June 25, 2012

Thanks To Our Lobbyists and Politicians, I Continue To Rob My Children, Grandchildren and Great-Grandchildren

In a blog post earlier this year, I suggested calling my generation "The Lucky Generation," sandwiched between "The Greatest Generation" and "The Baby Boomers." Born between 1926 and 1945, most of us were too young to fight in World War II. But we went to college, entered the workforce, and launched our careers during the Golden Age for the U.S. economy (1947-1972).

We had a much easier time getting jobs, promotions, cars, houses, and savings than earlier generations. But now, each generation following mine seems to be experiencing a harder -- not easier -- time than the one before.

Yet our government's programs and resources strongly favor us seniors. Several press reports these past few weeks reminded me just how distorted and unfair this trend has become.

Seniors Are Better Off than any Other Age Group but Still Get Most of the Government $$
Here are some facts I've seen reported:

  • In 1959, over a third of all people over 65 were poor. Today, only eight percent are poor.
  • At the federal level, for every dollar invested in youth (under 18), seven dollars go toward programs supporting the elderly. (Taking into account that most education is paid for at the local and state level, the ratio is still 2 1/2 to one.) 
  •  Overall more than 50 percent of federal benefits flow to the 13 percent of the population that is over 65,
  • The median annual income of married couples between the ages of 65 and 69 is $61,000. One quarter of those households earn more than $100,000 a year.
  • The wealth gap between households headed by someone over 65 and those headed by someone under 35 is wider than at any point since the Federal Reserve Board began keeping this data in 1989.
  • As many as 100 million Americans now live in households earning less than their parents at a similar age.
  • Comparing inflation-adjusted net worth between 1992 and 2010, households headed by someone 75 or older was $216,800 in 2010, a whopping 63 percent increase from 1992. For households headed by someone 65 to74, net worth was just a little less at $206,700, up 38 percent from 1992. In contrast, those households headed by someone 35 to 44 had a 38 percent loss in net worth between 1992 and 2010.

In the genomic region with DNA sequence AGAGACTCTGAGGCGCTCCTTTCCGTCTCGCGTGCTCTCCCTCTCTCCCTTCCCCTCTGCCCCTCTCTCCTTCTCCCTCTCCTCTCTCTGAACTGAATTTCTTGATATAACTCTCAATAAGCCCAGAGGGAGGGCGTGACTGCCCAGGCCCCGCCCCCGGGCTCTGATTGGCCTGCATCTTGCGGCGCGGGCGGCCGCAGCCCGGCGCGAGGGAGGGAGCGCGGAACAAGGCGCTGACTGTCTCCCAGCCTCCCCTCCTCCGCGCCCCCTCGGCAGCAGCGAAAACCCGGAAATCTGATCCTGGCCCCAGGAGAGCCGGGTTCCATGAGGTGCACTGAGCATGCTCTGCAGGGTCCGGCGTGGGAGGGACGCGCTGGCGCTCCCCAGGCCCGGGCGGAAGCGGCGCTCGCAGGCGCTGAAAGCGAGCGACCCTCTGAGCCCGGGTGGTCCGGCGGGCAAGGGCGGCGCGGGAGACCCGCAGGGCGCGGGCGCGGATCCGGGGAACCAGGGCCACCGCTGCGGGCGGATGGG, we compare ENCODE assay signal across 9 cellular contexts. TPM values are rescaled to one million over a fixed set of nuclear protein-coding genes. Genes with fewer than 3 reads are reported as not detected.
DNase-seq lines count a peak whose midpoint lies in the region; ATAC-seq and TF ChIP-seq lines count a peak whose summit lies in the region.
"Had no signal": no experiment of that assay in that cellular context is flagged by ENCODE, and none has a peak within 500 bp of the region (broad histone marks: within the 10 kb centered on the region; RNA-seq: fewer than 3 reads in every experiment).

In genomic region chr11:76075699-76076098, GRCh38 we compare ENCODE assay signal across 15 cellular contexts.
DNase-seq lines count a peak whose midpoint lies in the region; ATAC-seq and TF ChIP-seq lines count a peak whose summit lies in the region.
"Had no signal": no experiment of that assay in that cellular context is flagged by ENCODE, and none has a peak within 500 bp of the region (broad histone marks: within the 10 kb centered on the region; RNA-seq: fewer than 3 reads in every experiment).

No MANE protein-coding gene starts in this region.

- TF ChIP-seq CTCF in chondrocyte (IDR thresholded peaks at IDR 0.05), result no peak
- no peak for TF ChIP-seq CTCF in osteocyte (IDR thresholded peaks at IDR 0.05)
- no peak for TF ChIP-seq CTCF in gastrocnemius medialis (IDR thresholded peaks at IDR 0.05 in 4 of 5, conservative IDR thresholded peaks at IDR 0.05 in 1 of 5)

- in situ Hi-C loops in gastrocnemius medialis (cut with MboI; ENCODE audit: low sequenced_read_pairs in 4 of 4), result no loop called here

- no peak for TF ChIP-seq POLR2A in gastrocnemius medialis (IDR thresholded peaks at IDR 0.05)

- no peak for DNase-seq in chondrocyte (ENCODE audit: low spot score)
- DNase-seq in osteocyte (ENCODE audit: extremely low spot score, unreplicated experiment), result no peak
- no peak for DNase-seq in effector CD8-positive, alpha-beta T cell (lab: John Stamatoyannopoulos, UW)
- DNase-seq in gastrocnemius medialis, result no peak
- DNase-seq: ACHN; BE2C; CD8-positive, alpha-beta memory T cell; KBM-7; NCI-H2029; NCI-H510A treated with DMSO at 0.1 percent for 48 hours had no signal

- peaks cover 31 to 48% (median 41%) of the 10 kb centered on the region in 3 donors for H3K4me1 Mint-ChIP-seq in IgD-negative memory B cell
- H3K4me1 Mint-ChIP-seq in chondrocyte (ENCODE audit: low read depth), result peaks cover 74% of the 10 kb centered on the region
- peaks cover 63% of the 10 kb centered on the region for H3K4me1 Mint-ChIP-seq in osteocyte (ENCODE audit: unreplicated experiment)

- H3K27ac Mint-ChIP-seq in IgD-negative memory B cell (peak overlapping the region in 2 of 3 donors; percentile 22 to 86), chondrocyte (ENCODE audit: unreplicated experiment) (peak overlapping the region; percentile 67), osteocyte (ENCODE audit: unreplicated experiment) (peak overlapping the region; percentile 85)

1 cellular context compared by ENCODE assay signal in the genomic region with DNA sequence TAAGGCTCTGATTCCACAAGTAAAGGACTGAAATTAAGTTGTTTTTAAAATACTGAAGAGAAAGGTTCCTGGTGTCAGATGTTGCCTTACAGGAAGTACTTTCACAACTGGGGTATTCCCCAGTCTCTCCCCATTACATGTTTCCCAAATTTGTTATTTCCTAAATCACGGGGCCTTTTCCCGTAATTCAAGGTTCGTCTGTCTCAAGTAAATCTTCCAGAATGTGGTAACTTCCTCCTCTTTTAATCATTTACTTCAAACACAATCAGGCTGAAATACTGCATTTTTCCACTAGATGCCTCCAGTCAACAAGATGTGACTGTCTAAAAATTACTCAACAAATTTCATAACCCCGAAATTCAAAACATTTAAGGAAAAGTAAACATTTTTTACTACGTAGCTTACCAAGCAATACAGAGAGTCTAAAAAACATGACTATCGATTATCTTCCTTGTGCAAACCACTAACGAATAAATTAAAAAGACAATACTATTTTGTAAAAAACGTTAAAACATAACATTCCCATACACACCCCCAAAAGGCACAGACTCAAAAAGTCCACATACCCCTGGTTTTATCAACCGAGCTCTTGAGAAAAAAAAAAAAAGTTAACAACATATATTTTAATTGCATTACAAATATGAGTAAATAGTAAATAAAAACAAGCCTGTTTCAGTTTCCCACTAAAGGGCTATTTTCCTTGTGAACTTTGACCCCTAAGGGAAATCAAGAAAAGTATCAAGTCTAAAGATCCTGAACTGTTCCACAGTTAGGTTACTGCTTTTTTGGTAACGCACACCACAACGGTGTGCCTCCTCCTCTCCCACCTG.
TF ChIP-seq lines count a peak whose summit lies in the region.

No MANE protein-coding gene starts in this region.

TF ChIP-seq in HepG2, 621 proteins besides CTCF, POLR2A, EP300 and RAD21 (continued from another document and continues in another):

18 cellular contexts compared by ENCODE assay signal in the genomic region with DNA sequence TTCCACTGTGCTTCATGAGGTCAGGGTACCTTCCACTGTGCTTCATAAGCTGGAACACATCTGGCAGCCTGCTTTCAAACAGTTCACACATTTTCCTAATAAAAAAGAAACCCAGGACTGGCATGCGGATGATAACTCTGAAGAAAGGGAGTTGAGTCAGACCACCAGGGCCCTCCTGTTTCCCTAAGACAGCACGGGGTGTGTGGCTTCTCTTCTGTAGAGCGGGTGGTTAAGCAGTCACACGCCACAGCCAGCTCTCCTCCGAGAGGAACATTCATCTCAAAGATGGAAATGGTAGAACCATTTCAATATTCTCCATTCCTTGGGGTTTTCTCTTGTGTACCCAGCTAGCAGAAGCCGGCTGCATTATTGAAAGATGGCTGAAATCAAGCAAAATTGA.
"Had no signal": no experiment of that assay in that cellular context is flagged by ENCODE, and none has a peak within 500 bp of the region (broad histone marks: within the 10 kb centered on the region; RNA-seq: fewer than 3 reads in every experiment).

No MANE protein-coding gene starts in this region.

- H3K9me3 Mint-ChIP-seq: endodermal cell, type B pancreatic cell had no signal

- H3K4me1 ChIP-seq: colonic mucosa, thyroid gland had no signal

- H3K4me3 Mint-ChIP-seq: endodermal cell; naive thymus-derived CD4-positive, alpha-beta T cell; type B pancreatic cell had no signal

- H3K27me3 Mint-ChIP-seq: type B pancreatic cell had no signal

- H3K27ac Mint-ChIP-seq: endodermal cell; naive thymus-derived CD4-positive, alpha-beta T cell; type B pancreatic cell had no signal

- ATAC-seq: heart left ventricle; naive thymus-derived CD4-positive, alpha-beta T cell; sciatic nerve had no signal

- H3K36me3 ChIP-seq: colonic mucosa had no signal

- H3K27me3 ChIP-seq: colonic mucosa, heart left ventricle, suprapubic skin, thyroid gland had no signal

• At the federal level, we have trillions in unfunded liabilities for Social Security and Medicare benefits coming due, as more and more baby boomers retire.
  • At the state level, pension fund managers have been permitted to assume their investments would grow 7.5 to 8 percent a year, when in fact 3 to 6 percent has been more realistic. This bipartisan ruse has created trillions in unfunded liabilities.
 Meanwhile, Younger Americans Are Getting The Shaft
The federal dollars flowing to seniors are regarded as the "third rail" in American politics. Leaders in both parties are afraid to reduce those benefits. But that's not the case with programs benefiting younger Americans. Some examples:
  • In 1980, a year at a public college cost about 12 percent of median family income; the maximum Pell grant covered 70 percent of that expense. Today, public colleges cost a staggering 26 percent of family income each year, and Pell grants cover at most a third.
  • Our K-12 schools have slid from best in the world to mediocre, due at least in part to a bipartisan policy of keeping entry level teachers' salaries in ranges that do not consistently attract "the best and brightest."
  • Our investment in research and development and infrastructure trails that of many other countries.
  • The job market for young people is a disaster. Millions of Americans in their 20s are taking non-career-related jobs or unpaid internships while trying to manage huge college tuition loans.
So What Can I Do About This Generational Robbery?
Very little as far as I can figure out, at least in terms of trying to change national or even local policies. Don't get me wrong. I have nothing against the current Social Security and Medicare programs and policies when it comes to low or even moderate income seniors. But I feel strongly that reasonably affluent seniors like me should see our taxes go up, or our government entitlements go down... or both. But only if the money saved was used to benefit younger Americans.

The chances of that happening in our dysfunctional political system are nil. Seniors vote in proportionately larger numbers than any other age group. And their numbers will grow as the baby-boom "pig-in-the-python" moves into its senior years.

The American Association of Retired People (AARP), the most powerful lobbying group for seniors, takes the position that when it comes to seniors, no benefit should be cut and no tax should be increased.

There is no counterpart American Association of Non-Retired People to lobby on behalf of young people.

No doubt other older Americans would, like me, be willing to forgo some of our government benefits or pay more in taxes. But there's no assurance that the politicians won't take the money saved and direct it to the Pentagon, or add it to the hefty subsidies already in place for millionaire farmers.

So I end up where I usually do when I look at the depressing big picture drawn by our political leaders. The best thing I can do is turn my attention away from the national scene and focus instead on the small piece of turf where I have some control, and do what I can to make things better there.
Sources:
"Old vs. Young" NY Times Sunday Review, June 22, 2012 http://nyti.ms/KXoaXM
"Share the Wealth" NY Times Sunday Review, June 22, 2012 http://nyti.ms/KyGWif
"Young Americans Get The Shaft" Washington Post, June 13. 2012  http://wapo.st/MvSu7l

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